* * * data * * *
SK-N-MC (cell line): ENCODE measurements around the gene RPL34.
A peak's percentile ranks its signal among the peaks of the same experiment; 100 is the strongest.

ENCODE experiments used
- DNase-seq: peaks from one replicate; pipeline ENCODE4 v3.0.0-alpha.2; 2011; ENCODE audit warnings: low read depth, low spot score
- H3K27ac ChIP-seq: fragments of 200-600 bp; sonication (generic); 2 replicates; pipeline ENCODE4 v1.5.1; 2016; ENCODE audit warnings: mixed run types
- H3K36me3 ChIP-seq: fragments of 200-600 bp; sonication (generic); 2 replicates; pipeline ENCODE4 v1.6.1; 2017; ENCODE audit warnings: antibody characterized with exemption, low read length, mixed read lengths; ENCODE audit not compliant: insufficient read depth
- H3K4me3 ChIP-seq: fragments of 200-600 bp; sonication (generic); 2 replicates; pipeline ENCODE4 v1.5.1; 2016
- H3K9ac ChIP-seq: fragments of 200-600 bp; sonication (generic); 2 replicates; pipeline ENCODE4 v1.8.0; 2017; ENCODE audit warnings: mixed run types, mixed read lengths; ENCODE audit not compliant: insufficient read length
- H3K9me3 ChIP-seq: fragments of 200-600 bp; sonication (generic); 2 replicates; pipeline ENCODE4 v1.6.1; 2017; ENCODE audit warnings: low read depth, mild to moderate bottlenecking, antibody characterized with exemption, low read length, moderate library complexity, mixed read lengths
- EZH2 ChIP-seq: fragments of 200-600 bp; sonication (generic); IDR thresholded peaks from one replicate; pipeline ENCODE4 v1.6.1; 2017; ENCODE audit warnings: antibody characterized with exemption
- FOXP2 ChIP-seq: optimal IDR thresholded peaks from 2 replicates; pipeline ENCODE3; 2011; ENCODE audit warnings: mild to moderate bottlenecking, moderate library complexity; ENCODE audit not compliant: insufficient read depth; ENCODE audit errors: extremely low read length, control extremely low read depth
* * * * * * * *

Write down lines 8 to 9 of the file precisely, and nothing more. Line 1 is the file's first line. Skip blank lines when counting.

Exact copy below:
- H3K9ac ChIP-seq: fragments of 200-600 bp; sonication (generic); 2 replicates; pipeline ENCODE4 v1.8.0; 2017; ENCODE audit warnings: mixed run types, mixed read lengths; ENCODE audit not compliant: insufficient read length
- H3K9me3 ChIP-seq: fragments of 200-600 bp; sonication (generic); 2 replicates; pipeline ENCODE4 v1.6.1; 2017; ENCODE audit warnings: low read depth, mild to moderate bottlenecking, antibody characterized with exemption, low read length, moderate library complexity, mixed read lengths